6. Deploy a Next-Generation Firewall

    Another approach to solving the problem of perimeter-less networks is to use a new kind of firewall known as a next-generation firewall or virtual firewall. While the characteristics of these products varies from vendor to vendor, in general, they can extend the corporate firewall around infrastructure as a service (IaaS) and platform as a service (PaaS) virtual machines.

    However, experts caution that next-generation firewalls alone aren't enough to protect a company's cloud servers. Instead, organizations should use them as one part of a multi-layered cloud security strategy.

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    Use Automation Where Possible

    7. Use Automation Where Possible

    Trends like DevOps, DevSecOps, artificial intelligence and machine learning are all driving an increasing interest in automation. As attacks proliferate and threats evolve rapidly, many organizations find that their old manual processes can no longer keep up. In response, security vendors are incorporating more automation capabilities into their products. These tools make it easier to ensure that cloud instances are compliant with security policies and that the same configurations are being used throughout hybrid and multi-cloud environments.

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    Test Your Security

    8. Test Your Security

    The only way to know if a cloud service is secure is to put it to a test. Enterprises need to make sure that their SaaS vendors are conducting penetration and vulnerability testing on a regular basis, and organizations should run their own penetration testing on applications running on IaaS or PaaS services.

    In the Cloud Security survey, testing was the most popular method that cybersecurity professionals were using to protect business applications. Among those surveyed, 60 percent said they used penetration testing, and 43 percent used static or dynamic testing.

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    Plan Ahead for a Breach

    9. Plan Ahead for a Breach

    Security experts say that for most organizations, experiencing a breach isn't a matter of if, but a manner of when. According to research conducted by the Ponemon Institute, the average cost of a data breach is $141 per lost or stolen record. If organizations can detect and thwart or mitigate attacks early on, they can reduce the size of a breach and minimize their costs and the damage to their reputation. Organizations should plan ahead for the eventuality of a cloud security breach and decide how they will respond to attacks in progress.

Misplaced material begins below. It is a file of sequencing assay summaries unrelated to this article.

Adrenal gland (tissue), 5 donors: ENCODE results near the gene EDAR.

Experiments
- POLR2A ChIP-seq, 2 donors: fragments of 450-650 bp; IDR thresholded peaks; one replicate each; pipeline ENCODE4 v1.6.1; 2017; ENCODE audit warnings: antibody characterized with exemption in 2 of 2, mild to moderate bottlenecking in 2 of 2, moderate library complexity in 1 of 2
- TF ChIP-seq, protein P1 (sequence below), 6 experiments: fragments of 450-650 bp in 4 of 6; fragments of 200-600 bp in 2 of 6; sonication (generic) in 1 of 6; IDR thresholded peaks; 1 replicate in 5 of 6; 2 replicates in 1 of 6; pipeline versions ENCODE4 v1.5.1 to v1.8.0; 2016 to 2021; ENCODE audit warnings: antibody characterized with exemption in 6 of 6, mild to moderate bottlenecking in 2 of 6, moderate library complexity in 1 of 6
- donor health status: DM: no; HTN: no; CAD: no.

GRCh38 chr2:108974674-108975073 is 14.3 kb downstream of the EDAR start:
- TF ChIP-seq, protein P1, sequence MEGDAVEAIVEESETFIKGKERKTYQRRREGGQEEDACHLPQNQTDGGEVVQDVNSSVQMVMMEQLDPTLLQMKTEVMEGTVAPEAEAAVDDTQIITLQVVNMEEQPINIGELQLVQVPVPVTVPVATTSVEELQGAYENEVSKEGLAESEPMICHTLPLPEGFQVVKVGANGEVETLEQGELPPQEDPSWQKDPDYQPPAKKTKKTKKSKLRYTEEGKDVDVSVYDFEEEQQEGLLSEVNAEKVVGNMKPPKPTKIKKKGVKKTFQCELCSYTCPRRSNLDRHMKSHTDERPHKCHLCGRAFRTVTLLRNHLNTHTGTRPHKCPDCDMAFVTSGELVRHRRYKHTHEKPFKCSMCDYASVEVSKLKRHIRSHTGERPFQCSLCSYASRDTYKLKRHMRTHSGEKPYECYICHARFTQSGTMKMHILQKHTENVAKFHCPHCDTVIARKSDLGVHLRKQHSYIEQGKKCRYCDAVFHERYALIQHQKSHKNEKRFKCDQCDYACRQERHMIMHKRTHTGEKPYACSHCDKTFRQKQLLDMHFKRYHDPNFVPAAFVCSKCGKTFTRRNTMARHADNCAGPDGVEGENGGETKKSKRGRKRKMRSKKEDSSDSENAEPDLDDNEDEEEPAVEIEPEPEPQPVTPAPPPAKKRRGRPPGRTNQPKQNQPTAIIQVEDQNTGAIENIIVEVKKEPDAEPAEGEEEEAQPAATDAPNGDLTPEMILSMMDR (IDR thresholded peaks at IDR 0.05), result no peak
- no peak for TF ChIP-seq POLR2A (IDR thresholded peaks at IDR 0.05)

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    Train Your Employees

    10. Train Your Employees

    The greatest cloud security technology in the world can't protect your data if your employees choose to do stupid things. A key part of any security strategy is to train users to avoid risky behaviors like sharing accounts, saving cloud login information on mobile devices or choosing easy to guess passwords. IT should also educate managers about the need to make sure employees have access to only the cloud-based data and applications they actually need to do their jobs. When attacks on cloud-based applications or data succeed, it's often either because an insider was involved or inadvertently helped the attackers.

When surveys ask enterprise IT leaders about their biggest concerns related to cloud computing, security consistently tops the list. For example, In the RightScale 2018 State of the Cloud Report, 77 percent of the technical professionals polled said cloud security was a challenge with 29 percent saying it was a significant challenge.

Similarly, a Crowd Research Partners Cloud Security Survey of cybersecurity professionals found that 81 percent of organizations were concerned about cloud security, with 15 percent extremely concerned and 31 percent very concerned. In addition, security risks were the number one barrier to cloud adoption, cited by 33 percent of respondents.

When asked about their specific cloud security concerns, 57 percent said they were worried about data loss or leakage, while 49 percent pointed to data privacy as a challenge and 47 percent said confidentiality was an issue.

Part of the problem is that many legacy security tools and approaches don't translate to the cloud. In fact, in the Crowd Research survey, 78 percent of cybersecurity professionals said that their traditional security solutions either don't work in the cloud or have limited functionality. That means enterprises need new technology, policies and processes to keep their cloud data and applications safe.

So what should organizations be doing to improve cloud security?

Experts recommend the following ten tips.

Image Source: Pixabay